What the Hell Happened with WCA #56?

By | Monday, January 06, 2020 4 comments
One of the comics I regularly bought as a teen was West Coast Avengers. After I'd been buying it a while, John Byrne started writing/drawing the book and I was initially thrilled because it was his work on Fantastic Four that really made me a comics fan. At first, I was pleased with his the story, but things seemed to get more confused as his tenure wore on. What turned out to be his last couple issues, in fact, not only included some character choices that I didn't like, but the stories seemed disjointed and didn't make much sense.

Thanks to Erik Larsen, I recently learned that one of Byrne's final issues originally was to feature Scarlet Witch giving oral sex to Wonder Man, but this was edited out as the last minute! But when he shared the page in question, I immediately recognized it as part of where I got really confused. And, in doing some digging, I think there was a lot more going on here than an adolescent attempt at naughtiness.

So the basic plot of the issue is that Scarlet Witch has become a bad guy, and has captured several of the Avengers. She taunts them for a bit until her father Magneto and brother Quicksilver show up. Then the three of them laugh menacingly until the next issue. Honestly, not a lot happens in this issue. Some background exposition and posturing mostly.

Now, here's the first page in question as it was published. Scarlet Witch has the Avengers helpless and she tortures Wonder Man...
West Coast Avengers #56, page 6
I was a naive teenager and didn't really get what the hell Wanda was supposed to be doing here. Clawing through Simon's chest and then..? I don't know, something painful, I guess. Evidently, some readers read this as her castrating him. Never occurred to me, but I was stupid that way.

Anyway, here's the art the Byrne originally submitted...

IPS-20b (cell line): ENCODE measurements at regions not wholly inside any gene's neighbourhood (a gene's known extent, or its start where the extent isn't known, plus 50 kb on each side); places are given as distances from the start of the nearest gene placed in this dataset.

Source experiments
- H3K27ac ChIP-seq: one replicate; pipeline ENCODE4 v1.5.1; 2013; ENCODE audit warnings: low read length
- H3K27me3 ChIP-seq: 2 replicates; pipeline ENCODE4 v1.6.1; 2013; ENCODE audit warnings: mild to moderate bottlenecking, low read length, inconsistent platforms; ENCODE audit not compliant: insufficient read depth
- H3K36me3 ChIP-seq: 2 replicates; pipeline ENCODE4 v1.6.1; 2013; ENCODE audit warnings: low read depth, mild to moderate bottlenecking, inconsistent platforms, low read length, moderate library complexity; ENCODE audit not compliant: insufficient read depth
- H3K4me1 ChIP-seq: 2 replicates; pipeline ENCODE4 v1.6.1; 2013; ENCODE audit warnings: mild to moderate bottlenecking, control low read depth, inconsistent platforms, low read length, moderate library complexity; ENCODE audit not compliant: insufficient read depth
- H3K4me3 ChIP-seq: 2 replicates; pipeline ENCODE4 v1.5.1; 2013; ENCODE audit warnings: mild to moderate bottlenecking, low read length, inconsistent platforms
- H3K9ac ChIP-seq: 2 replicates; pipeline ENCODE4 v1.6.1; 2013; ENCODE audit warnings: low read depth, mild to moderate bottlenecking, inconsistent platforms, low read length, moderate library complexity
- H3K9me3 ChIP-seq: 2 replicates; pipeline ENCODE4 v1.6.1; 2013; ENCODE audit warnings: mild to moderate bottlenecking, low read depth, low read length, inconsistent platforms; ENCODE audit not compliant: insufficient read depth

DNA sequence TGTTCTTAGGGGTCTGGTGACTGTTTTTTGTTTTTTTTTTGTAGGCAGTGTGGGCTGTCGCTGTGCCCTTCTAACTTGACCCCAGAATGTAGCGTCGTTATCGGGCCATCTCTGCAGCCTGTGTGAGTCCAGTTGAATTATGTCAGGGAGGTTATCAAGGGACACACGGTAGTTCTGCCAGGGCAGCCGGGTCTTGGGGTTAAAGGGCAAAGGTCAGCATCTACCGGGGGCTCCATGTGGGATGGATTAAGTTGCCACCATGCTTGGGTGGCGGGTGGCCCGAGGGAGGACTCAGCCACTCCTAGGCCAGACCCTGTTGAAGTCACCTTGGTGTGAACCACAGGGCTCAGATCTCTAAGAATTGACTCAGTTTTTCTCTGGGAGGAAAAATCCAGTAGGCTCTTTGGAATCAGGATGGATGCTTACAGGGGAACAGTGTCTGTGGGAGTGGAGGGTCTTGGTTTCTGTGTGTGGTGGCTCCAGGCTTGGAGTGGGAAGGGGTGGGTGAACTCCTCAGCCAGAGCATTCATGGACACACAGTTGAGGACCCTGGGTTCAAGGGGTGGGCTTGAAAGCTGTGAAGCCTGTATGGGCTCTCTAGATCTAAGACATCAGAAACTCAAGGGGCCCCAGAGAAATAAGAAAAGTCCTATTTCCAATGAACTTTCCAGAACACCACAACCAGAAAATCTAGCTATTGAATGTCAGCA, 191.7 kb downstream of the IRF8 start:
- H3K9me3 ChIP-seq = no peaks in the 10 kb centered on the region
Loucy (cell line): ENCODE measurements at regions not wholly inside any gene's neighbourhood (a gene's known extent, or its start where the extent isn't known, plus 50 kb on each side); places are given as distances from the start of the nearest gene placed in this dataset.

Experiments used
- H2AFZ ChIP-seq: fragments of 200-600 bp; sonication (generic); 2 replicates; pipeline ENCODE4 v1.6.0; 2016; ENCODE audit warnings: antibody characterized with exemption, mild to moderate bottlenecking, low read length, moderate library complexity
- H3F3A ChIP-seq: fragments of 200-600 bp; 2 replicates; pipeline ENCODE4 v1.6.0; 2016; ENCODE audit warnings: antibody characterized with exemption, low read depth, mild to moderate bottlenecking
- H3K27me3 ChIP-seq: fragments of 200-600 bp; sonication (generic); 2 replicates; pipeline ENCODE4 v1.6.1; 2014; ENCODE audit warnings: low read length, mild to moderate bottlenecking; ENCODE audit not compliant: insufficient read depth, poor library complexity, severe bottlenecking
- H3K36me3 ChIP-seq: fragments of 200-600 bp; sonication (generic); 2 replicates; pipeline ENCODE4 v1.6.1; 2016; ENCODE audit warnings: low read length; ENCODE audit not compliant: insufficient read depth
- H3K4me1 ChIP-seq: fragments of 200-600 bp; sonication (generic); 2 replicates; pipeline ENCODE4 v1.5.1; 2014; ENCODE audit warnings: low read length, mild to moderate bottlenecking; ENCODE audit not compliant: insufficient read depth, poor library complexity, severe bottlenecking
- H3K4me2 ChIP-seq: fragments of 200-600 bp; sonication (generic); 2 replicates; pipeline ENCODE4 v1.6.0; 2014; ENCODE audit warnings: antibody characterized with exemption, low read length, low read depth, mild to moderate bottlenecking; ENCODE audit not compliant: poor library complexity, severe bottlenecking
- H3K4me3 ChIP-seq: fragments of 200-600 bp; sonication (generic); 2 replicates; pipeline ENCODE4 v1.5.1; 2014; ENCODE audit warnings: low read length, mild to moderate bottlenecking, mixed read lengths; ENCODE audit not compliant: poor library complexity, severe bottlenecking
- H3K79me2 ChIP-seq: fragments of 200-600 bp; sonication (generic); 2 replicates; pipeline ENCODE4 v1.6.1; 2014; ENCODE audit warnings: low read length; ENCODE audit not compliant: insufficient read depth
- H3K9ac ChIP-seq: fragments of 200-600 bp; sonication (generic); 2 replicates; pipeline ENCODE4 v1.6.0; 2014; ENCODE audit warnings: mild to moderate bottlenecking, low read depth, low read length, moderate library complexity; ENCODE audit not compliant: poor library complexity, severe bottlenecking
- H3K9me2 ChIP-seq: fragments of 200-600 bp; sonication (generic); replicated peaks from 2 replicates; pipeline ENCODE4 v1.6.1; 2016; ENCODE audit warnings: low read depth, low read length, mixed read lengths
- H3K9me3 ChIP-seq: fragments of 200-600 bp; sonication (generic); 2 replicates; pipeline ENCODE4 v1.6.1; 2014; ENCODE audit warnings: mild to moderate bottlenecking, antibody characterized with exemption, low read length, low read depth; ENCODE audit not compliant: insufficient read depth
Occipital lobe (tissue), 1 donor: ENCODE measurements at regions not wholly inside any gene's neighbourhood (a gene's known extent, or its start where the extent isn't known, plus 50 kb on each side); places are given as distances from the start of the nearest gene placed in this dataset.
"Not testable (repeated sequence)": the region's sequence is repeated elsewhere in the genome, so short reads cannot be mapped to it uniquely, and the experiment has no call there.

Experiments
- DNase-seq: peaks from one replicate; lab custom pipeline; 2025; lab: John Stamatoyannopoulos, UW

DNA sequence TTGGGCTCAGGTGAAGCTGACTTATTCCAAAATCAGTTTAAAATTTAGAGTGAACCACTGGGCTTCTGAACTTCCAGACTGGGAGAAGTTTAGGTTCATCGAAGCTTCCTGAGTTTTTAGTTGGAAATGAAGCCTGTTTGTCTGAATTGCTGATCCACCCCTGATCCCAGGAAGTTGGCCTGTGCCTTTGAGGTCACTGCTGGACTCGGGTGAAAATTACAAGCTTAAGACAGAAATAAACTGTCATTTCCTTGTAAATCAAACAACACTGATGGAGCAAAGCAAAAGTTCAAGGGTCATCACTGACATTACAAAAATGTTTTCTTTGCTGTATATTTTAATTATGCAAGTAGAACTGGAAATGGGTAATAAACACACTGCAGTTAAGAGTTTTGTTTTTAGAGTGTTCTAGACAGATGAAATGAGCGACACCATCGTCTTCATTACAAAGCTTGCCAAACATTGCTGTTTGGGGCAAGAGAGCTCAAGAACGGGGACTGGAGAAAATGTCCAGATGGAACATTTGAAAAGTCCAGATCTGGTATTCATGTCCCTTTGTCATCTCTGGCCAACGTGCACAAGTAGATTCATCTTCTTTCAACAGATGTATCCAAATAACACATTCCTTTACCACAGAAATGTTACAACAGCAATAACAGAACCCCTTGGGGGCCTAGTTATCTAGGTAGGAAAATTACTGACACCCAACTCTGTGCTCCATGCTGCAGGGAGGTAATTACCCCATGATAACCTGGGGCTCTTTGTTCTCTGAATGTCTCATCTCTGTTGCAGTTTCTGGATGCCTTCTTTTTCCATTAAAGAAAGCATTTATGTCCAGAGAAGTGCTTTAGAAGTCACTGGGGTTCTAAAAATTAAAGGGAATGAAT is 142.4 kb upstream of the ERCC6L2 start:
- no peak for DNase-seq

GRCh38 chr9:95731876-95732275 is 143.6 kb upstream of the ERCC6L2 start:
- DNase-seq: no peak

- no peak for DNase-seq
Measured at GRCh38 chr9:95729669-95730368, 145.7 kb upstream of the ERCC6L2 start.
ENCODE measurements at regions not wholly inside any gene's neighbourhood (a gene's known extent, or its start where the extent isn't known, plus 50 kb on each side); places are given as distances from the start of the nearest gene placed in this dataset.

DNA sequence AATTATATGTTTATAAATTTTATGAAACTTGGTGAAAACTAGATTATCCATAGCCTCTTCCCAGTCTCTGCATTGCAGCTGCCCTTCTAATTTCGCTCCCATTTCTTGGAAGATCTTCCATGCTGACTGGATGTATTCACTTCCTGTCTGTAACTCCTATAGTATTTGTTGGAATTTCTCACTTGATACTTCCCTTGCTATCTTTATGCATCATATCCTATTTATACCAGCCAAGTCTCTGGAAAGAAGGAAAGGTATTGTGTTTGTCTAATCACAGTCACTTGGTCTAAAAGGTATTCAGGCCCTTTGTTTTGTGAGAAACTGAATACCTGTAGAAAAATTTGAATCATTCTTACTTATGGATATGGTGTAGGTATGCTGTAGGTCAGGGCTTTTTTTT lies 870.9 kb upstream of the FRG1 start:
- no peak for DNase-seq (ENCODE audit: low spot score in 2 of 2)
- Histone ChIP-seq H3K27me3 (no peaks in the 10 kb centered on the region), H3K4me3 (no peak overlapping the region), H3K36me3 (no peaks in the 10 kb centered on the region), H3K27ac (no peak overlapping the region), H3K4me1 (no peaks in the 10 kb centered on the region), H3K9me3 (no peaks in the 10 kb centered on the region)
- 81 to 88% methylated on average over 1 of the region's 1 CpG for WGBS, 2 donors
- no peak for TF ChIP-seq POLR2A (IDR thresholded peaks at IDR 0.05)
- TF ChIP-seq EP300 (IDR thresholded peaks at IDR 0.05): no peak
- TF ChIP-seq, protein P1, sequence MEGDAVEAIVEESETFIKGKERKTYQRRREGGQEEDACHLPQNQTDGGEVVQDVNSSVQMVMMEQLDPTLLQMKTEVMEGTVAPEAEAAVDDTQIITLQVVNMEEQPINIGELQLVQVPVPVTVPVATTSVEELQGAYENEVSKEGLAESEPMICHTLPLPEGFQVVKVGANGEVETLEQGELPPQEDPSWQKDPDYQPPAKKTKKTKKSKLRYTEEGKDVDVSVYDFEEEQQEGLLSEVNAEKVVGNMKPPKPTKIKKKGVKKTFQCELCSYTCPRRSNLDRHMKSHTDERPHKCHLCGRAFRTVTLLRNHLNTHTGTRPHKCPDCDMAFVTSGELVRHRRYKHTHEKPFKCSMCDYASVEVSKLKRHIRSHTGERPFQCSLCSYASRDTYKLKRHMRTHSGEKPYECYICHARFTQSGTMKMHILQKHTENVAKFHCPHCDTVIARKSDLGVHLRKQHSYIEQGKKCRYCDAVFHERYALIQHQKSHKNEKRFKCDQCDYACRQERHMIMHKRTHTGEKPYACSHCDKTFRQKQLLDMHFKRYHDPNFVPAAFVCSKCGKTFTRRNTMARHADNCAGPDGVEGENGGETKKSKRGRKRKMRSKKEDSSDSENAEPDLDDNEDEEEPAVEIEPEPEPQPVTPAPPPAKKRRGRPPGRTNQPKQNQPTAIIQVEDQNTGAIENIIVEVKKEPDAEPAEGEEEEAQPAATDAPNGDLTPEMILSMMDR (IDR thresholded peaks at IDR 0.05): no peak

Original art for West Coast Avengers #56, page 6
Wanda's scratching is caressing, she disappears below readers' view, and Simon's dialogue is much more subdued.

Brian Cronin spoke with then assistant editor Len Kamniski about how the story got so far as to be lettered and inked like that...
During this period John's working method was to dispense with plots, scripts and etc., and just go straight to drawing the story. Obviously this saved precious time in terms of meeting production deadlines. John would send in the completed book, inked (when he inked himself, of course) [This issue was inked by Paul Ryan - BC] and lettered (his computer printed balloons already pasted down).

Saved a boatload of time, that. We managed to get the completed book into production in the nick of time every month, instead of bowel-shrivelingly late like most other stuff. And you have to give John his due, having the confidence to just charge ahead, plotting, drawing and dialoging from panel to panel.
Cut to the day the book needs to go to the printer. Kamniski reviewed it, saw this page, and went to the book's editor Howard Mackie to make sure he wasn't reading too much into things. He wasn't. Kurt Busiek was in the offices that day and recalled...
Since the book needed to get out the door quickly by that point, Kaminski himself made the art alterations and thinks Chris Eliopoulos (who was on staff at the time) re-did the lettering.

(For the record, Byrne had this to say about the sequence when asked about it in a 2001 interview: "One of my 'mutant powers' seems to be an ability to give readers lots of room for their own imaginations to work. Witness your own reference to the 'sadistic sexual scene' between Wanda and Simon. There is nothing in the scene as written and drawn to indicate her attack is sexual or, indeed, precisely WHAT her attack is. I left that to the minds of the readers. And, largely because of this, there was nothing in that scene (or many of the others fans often refer to) for the Code to reject.")

The story shifts focus to Hank Pym for a bit, but the first panel showing Scarlet Witch and Wonder Man again looks like this...
West Coast Avengers #56, page 17, final panel
Although I haven't been able to find scans of the original art from this page, I'd bet that this panel has been modified too. Wanda's hand looks too small for her head and it doesn't look to me like Byrne's style of illustration -- I suspect this was added to reinforce the clawing/scratching she was doing earlier. I don't know if this was a hand statted from another source or if this was drawn in, but I doubt Byrne had it in there originally. Also USAgent's dialogue, "How could you HURT him like that??" looks like it was changed too. None of the letters in "HURT" stylistically match anything else on the page, and there seems a smidge too much space on either side of it as well, suggesting there was a different, slightly longer word there before. "Violate"? "Defile"? "Debase"?